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Ask A Quantum Mechanic

Did you know plants use quantum mechanics every day? That quantum computers can hack the encryption used in online commerce? Or that a 'quantum internet' could someday teleport your emails? MIT's Seth Lloyd discusses those and other quantum mysteries in this episode of "Ask a quantum mechanic."
NPR

Sowing The Seeds For A Great American Chestnut Comeback

At the turn of the 20th century, a deadly fungus wiped out billions of American chestnut trees from the forests of eastern North America. But, growers are now trying to rebuild a U.S. market with Chinese and European chestnut species and re-introduce Americans to chestnut cuisine.
NPR

Counting Bugs In Panama? Get Out Your Tree Raft

Researchers wanted to take a census of all of the insects living in a small section of rainforest in Panama. To do this, they went up in a balloon, hung from a crane and walked atop the canopy in a huge tree raft. All told, they collected almost 130,000 specimens from more than 6,000 species.
NPR

How To Decide If Space Tourists Are Fit To Fly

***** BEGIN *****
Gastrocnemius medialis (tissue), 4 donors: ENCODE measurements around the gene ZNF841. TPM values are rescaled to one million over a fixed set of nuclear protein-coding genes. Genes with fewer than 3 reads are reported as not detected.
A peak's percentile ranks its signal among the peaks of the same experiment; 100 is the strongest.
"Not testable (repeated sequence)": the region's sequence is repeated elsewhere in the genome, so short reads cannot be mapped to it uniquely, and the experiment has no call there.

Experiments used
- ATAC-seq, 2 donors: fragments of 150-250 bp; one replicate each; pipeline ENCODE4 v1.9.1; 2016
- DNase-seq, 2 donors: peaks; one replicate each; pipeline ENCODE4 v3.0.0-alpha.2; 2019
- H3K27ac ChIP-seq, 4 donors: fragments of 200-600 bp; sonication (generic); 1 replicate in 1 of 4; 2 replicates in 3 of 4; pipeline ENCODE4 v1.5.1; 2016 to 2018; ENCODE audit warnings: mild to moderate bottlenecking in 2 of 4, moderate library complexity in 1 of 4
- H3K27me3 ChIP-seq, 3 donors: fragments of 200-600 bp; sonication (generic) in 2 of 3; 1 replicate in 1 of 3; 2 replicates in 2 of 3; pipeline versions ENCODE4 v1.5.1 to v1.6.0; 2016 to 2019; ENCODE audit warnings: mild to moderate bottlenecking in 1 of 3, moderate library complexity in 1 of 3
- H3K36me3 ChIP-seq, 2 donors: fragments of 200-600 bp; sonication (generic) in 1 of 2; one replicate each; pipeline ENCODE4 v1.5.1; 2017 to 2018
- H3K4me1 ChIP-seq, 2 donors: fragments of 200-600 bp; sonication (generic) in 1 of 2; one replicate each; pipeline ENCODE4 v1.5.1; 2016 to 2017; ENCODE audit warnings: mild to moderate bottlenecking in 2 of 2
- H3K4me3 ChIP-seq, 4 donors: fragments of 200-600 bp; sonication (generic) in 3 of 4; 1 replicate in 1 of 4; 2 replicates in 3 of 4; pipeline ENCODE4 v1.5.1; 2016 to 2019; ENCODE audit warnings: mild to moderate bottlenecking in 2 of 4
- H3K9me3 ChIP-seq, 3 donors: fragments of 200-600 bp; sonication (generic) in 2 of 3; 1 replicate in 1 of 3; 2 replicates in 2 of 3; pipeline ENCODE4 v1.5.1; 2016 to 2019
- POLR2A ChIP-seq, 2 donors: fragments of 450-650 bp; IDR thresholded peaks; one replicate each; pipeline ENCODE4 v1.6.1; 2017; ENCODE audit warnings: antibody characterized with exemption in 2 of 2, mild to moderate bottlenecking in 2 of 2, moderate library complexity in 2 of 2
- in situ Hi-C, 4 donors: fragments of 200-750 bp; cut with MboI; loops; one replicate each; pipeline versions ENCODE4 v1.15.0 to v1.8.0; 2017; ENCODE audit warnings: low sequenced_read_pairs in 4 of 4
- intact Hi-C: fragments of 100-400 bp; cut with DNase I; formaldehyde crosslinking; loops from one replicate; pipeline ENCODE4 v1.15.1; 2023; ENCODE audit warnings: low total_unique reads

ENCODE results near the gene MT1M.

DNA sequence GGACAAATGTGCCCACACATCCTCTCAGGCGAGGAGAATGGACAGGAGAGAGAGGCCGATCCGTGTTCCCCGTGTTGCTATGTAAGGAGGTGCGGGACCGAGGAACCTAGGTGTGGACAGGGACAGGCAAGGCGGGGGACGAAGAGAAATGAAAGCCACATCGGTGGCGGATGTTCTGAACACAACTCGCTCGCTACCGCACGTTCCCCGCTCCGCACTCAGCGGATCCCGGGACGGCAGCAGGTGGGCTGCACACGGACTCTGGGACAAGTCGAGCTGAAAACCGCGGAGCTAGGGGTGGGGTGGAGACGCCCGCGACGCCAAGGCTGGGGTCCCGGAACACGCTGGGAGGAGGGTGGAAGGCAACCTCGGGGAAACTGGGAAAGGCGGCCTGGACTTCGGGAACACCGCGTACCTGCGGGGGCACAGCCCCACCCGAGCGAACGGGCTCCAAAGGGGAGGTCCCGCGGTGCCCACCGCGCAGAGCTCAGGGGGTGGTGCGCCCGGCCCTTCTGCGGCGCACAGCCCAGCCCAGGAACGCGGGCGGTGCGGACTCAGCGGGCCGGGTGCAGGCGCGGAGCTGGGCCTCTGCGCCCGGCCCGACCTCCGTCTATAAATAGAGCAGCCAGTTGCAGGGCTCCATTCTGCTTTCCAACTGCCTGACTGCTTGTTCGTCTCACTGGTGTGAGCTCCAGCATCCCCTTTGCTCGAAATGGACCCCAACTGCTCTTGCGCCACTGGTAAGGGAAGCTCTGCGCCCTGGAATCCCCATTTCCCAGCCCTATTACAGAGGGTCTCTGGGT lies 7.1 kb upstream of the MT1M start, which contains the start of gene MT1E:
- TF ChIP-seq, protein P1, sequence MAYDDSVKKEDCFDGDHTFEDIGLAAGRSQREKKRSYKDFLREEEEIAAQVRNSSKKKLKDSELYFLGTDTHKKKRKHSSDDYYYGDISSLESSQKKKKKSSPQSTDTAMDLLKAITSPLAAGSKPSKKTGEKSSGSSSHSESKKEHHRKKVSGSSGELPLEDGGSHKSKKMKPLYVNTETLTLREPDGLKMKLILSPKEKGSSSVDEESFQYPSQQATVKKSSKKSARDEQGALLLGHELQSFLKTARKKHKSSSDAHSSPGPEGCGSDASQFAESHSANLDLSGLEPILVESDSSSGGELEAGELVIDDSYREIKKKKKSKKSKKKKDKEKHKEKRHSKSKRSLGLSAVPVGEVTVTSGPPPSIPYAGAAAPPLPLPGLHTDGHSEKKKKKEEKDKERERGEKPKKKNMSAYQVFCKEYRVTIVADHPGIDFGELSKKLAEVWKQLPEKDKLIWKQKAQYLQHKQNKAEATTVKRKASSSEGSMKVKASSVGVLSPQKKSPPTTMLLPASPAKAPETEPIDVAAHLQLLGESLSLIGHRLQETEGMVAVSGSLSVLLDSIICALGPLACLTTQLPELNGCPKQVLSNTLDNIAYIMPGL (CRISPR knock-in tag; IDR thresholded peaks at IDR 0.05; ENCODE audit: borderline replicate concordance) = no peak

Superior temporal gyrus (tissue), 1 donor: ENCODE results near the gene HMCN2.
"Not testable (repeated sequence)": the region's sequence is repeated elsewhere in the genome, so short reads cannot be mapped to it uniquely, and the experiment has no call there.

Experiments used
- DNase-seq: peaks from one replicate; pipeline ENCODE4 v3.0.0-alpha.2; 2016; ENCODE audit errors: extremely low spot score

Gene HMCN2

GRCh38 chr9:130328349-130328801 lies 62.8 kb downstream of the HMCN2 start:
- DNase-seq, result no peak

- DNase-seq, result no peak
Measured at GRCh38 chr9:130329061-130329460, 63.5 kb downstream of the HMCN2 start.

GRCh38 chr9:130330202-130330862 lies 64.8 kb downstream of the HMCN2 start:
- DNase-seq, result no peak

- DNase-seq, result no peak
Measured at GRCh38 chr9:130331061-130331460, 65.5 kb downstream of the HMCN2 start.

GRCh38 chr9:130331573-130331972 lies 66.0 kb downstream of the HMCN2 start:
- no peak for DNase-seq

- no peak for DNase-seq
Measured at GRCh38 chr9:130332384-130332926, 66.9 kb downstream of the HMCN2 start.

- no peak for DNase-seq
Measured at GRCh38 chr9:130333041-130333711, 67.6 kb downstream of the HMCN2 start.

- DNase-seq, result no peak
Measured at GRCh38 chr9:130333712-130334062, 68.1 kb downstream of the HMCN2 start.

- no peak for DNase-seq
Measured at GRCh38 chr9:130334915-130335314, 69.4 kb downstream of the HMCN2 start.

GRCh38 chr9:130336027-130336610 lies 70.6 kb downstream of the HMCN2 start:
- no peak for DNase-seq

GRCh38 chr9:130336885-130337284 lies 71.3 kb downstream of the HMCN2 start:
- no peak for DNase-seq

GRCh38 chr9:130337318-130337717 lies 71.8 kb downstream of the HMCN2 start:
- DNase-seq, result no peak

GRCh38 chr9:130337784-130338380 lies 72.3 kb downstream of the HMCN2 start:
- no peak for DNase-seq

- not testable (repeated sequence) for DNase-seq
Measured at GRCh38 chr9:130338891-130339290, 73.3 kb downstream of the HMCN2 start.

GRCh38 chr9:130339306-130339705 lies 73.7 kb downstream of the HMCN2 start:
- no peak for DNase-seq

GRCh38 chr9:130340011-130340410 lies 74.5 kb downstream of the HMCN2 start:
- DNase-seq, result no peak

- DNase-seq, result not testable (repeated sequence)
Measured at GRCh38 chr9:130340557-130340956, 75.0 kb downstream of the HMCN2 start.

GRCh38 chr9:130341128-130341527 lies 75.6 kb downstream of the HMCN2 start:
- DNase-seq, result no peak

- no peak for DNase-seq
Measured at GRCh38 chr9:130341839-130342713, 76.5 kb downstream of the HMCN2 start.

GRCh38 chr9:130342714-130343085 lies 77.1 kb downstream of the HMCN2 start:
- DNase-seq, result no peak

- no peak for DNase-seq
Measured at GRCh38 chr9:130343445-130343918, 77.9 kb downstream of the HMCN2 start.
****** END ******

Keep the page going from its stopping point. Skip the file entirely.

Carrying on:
Commercial space travel is becoming a reality. Now people who have longed to go into space can buy a ticket, if they've got the cash. But are they healthy enough to make the voyage?
NPR

Gravity Never Sleeps, And Other Lessons Nations Learn From Space Programs

Given the history of first orbital space shots, North Korea's apparent struggle with its mission is fairly typical, experts say.
NPR

Ah, Wilderness! Nature Hike Could Unlock Your Imagination

Communing with nature has long helped artists get their creative juices flowing. A neuroscientist wondered how backpacking trips without any electronic devices might change the way people solved problems.
NPR

The Boom And Bust Of Fracking

Some places have banned fracking, a controversial type of natural gas drilling. Critics say the process contaminates groundwater. But proponents say it creates jobs and energy independence. Host Michel Martin is joined by NPR's Jeff Brady and reporter Scott Detrow from NPR's StateImpact project in Pennsylvania. They discuss the boom and bust of fracking.
NPR

Land Creatures Might Not Have Come From The Sea

Conventional wisdom holds that complex life evolved in the sea, then crawled up onto land. But a provocative new study argues that the procession might be drawn in the wrong direction. The earliest large life forms may have appeared on land long before the oceans filled with creatures.

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